Sometimes it might seem that we can’t find a way to use someone’s particular qualities which may seem toxic or harmful to our goal. In that case, we make a clear decision not to use their particular ingredient in the meal we are cooking. But we don’t ignore or deny the ingredient. We acknowledge it, we’re aware of it, we may even appreciate it in another context. But we just decide to use zero amount of it at the moment.


Right now, right in front of us, we have everything we need to begin.

Usually when we want to begin a new project—whether it be a new business or a new relationship or a new life—we’re in a hurry. We want to jump right in and do something, anything. But the Zen cook knows that we can’t prepare a meal if the kitchen is cluttered with last night’s dishes. In order to see the ingredients we already have in our lives, we need to clear a space. “Clean the chopsticks, ladles, and all other utensils,” Dogen advises. “Handle them with equal care and awareness, putting everything back where it naturally belongs.”

So we always begin by cleaning. Even if the kitchen looks clean, we still have to clean it again each time we want to start a new meal. It’s like taking a glass from the cupboards. We wipe it off before giving it to a guest.

The cleaning process itself changes the cook as well as the surroundings and the people who come into those surroundings – whether we’re in a Zen meditation hall, a living room, a kitchen, or an office. That is why so much emphasis is placed on cleaning in a Zen monastery.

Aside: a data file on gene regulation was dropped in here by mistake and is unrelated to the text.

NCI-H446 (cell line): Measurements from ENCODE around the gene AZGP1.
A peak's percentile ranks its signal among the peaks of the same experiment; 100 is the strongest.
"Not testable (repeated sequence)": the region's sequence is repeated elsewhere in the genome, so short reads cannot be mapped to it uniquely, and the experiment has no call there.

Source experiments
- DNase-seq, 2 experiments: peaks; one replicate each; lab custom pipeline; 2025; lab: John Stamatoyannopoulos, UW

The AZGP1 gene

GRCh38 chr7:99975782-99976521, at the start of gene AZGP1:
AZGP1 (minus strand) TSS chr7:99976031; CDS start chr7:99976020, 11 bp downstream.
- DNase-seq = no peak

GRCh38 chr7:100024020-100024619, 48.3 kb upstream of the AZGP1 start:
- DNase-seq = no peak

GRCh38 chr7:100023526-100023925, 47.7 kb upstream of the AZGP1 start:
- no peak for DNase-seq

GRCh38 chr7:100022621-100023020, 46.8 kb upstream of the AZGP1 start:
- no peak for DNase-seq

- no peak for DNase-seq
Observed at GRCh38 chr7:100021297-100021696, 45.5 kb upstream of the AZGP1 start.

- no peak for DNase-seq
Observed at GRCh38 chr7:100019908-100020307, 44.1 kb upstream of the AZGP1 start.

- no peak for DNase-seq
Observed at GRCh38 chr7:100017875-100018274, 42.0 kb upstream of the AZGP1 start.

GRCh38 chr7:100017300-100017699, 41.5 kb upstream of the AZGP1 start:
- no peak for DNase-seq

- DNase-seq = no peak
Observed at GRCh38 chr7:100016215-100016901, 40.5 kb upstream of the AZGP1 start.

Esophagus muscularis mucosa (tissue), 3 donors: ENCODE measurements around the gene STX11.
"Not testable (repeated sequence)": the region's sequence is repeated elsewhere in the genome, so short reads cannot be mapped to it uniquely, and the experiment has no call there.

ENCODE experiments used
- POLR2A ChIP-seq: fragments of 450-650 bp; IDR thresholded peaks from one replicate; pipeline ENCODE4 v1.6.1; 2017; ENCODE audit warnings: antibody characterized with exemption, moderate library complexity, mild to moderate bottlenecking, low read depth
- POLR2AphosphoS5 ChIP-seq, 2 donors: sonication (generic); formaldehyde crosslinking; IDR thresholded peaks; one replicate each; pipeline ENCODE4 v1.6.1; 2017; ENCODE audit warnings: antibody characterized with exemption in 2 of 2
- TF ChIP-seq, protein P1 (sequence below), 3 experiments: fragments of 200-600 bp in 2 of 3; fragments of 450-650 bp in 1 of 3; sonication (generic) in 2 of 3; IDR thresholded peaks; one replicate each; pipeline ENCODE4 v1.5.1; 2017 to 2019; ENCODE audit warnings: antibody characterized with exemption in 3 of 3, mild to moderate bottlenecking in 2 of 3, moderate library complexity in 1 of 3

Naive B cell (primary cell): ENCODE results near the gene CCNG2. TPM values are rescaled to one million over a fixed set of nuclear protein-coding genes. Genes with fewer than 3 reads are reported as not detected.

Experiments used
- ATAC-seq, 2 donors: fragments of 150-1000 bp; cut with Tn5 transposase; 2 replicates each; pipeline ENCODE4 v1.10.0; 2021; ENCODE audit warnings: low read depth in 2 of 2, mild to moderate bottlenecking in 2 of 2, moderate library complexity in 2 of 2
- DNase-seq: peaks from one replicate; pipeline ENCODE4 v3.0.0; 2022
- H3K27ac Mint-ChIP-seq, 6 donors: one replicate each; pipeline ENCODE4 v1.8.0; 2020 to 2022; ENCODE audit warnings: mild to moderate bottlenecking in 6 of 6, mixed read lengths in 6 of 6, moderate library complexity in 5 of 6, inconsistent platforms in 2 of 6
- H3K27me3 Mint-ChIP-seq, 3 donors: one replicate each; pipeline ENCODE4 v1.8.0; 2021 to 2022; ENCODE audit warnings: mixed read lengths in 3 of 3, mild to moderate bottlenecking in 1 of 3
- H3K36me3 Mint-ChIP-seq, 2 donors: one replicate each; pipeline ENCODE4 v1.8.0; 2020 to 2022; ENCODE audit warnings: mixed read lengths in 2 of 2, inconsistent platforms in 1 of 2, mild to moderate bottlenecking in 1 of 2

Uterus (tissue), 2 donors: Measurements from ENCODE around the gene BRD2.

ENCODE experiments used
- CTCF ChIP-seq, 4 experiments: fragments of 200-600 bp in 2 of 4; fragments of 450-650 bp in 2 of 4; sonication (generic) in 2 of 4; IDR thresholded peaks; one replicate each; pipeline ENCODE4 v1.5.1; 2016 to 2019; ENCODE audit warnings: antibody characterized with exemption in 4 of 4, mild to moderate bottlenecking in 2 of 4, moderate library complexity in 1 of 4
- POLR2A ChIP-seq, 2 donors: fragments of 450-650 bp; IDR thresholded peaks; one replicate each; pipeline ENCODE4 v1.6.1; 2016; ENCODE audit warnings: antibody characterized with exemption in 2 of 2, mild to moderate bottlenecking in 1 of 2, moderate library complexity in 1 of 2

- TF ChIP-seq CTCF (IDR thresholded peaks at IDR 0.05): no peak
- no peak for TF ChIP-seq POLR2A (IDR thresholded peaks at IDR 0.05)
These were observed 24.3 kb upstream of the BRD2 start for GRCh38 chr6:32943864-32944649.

It doesn’t matter whether we think anything is dirty or not. We just clean. The process of cleaning also allows us to discover the ingredients that are already in this space. We begin to see the ingredients we already have. Before we start to reclean the shelves, for instance, we have to take out the jars. In doing so, we see all the jars we have, and find that some are empty, some are almost empty, and others are full. We find out what we don’t need, what we have too much of, what’s been spoiled, and what needs to be thrown away.

Of course cleaning is an ideal that is never satisfied. Therefore, because we can’t fully clean, what we have left becomes part of the ingredients of each new meal. Because we can’t clean that glass, our new actions are pre-conditioned by that dirty glass. So we practice to make each new action as clean and unconditioned as possible.

Brown Bowls (detail), by Jan Hashey. Magic marker and carbon on paper, 1990.
Brown Bowls (detail), by Jan Hashey. Magic marker and carbon on paper, 1990.


Our lives work the same way. Just as we start cooking a meal by cleaning the kitchen, it’s helpful to start the day by cleaning our mind. In Zen Buddhism, we clean the mind by the process of meditation, or zazen, which literally means “just sitting.”

For me, zazen is an activity like sleeping, eating, drinking, and going to the bathroom: if I don’t take care of these natural functions, I will feel a difference in myself. If I don’t eat, for example, I start getting very hungry, and if I don’t sleep, I feel tired. And if I don’t sit, my stability decreases, and I feel uncentered.